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Symmetry Group-based Learning for Regularity Discovery from Real World Patterns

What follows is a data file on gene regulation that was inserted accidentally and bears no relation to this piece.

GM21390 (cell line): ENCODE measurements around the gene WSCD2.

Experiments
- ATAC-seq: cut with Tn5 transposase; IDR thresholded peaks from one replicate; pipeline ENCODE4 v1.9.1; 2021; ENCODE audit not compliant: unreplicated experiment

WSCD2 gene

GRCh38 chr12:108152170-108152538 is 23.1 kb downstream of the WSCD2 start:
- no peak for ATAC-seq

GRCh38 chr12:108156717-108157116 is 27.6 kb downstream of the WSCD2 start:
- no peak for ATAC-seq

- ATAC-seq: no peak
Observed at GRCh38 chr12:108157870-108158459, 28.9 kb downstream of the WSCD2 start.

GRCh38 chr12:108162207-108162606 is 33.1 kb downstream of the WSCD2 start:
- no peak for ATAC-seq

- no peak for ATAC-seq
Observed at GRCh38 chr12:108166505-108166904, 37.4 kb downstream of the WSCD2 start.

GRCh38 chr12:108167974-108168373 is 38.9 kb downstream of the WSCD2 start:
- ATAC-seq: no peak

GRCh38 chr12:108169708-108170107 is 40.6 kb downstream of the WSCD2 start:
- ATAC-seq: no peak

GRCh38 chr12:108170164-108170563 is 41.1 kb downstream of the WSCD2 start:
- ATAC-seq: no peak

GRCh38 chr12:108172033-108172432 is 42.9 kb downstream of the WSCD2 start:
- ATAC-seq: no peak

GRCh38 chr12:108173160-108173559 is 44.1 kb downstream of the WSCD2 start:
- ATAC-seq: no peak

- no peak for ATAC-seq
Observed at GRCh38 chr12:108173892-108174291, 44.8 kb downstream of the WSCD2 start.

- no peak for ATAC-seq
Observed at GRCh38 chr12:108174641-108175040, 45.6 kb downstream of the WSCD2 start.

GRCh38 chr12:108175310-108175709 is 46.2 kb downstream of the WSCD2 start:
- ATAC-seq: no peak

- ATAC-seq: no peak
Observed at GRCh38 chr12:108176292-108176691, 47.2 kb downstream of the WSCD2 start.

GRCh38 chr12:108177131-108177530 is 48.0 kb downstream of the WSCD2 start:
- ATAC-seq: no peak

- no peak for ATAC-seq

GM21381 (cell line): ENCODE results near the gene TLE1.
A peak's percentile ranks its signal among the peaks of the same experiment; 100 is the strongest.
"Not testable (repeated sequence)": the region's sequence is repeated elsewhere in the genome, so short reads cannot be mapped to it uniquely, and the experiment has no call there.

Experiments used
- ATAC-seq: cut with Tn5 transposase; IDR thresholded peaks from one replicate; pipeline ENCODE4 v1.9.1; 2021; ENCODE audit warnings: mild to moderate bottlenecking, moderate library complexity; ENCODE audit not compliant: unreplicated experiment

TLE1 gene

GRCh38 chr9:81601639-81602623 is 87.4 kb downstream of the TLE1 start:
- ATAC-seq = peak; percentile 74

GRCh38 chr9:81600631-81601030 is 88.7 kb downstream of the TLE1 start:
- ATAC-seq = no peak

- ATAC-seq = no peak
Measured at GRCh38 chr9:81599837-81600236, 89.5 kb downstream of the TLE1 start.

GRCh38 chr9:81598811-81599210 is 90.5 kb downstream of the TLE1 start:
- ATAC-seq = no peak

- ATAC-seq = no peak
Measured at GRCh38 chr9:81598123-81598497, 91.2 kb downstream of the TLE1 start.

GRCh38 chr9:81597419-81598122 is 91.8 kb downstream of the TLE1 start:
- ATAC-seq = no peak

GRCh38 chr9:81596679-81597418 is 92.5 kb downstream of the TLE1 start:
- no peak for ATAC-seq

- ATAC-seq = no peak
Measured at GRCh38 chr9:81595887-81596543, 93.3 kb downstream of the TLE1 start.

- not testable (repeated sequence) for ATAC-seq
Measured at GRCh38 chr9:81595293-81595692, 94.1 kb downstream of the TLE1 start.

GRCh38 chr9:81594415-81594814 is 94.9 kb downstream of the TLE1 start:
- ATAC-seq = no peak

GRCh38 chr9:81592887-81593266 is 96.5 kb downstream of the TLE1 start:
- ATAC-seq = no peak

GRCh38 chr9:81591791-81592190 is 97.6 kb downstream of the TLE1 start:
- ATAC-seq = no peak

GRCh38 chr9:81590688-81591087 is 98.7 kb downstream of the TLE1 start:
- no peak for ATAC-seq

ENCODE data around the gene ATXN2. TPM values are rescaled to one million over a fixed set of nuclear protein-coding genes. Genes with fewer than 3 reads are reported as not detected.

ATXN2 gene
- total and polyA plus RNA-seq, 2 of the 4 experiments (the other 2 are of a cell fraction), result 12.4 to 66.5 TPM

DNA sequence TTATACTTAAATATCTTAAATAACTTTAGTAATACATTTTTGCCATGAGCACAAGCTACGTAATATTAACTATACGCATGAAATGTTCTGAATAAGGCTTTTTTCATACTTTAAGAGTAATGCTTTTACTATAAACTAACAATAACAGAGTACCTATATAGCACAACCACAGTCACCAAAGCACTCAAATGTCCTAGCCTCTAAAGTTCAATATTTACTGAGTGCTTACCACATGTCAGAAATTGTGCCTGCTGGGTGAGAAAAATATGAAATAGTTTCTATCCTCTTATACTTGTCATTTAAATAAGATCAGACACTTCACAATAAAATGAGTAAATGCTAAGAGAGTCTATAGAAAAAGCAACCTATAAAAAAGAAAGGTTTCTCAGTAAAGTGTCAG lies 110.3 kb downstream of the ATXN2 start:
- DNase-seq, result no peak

Google Tech Talks December 15, 2008 ABSTRACT We explore a formal and computational characterization of real world regularity using discrete symmetry groups (hierarchy) as a theoretical basis, embedded in a well-defined Bayesian framework. Our existing work on "A Computational Model for Periodic Pattern Perception Based on Frieze and Wallpaper Groups" (TPAMI 2004), 'Near-regular texture analysis and manipulation' (SGIGRAPH 2004), and "A Lattice-based MRF Model for Dynamic Near-regular Texture Tracking" (PAMI 2007) already demonstrate the power of such a formalization on a diverse set of real problems, such as texture analysis, synthesis, tracking, perception and manipulation in terms of regularity. Symmetry and symmetry group detection from real world data turns out to be a very challenging problem that has been puzzling computer vision researchers for the past 40 years. Our novel formalization will lead the way to a more robust and comprehensive algorithmic treatment of the whole regularity spectrum, from regular (perfect symmetry), near-regular (deviations from symmetry), to various types of irregularities. The recent results of the proposed methodology will be illustrated in this talk by several real world applications such as deformed lattice detection, rotation and glide-reflection detection, gait recognition, grid-cell clustering, symmetry of dance, automatic geo-tagging and image de-fencing. Speaker: Yanxi Liu Yanxi Liu received her B.S. degree in physics/electrical engineering and her Ph.D. degree in computer science for group theory applications in robotics (UMass Amherst). Her postdoctoral training was performed in LIFIA/IMAG, Grenoble, France. She spent one year at DIMACS (NSF center for Discrete Mathematics and Theoretical Computer Science) with an NSF research-education fellowship award. Before joining the Departments of Computer Science and Engineering and Electrical Engineering at Penn State in Fall 2006 as a tenured faculty member, Dr. Liu had been with the faculty of the Robotics Institute of Carnegie Mellon University, and affiliated with the Machine Learning Department of CMU. She is also an adjunct associate professor in the Radiology Department of University of Pittsburgh. Dr. Liu is the co-director of the Laboratory for Perception, Action, and Cognition (LPAC) at Penn State ( Dr. Liu's research interests span a wide range of applications in computer vision and pattern recognition, computer graphics, medical image analysis and robotics, with two main research themes: computational (a)symmetry and discriminative subspace learning. With her colleagues, Dr. Liu won first place in the clinical science category and the best paper overall at the Annual Conference of Plastic and Reconstructive Surgeons for their work on "Measurement of Asymmetry in Persons with Facial Paralysis." Dr. Liu chaired the First International Workshop on Computer Vision for Biomedical Image Applications (CVBIA) in conjunction with ICCV 2005 in Beijing, and co-edited the book: "CVBIA: Current Techniques and Future Trends," Springer-Verlag LNCS 3765. Dr. Liu serves as an area chair/reviewer/committee member/panelist for all major journals, conferences, and NIH/NSF panels in computer vision, computer graphics, pattern recognition, biomedical image analysis, and machine learning. She has served as a chartered NIH study section member. She is a senior member of IEEE and the IEEE Computer Society.
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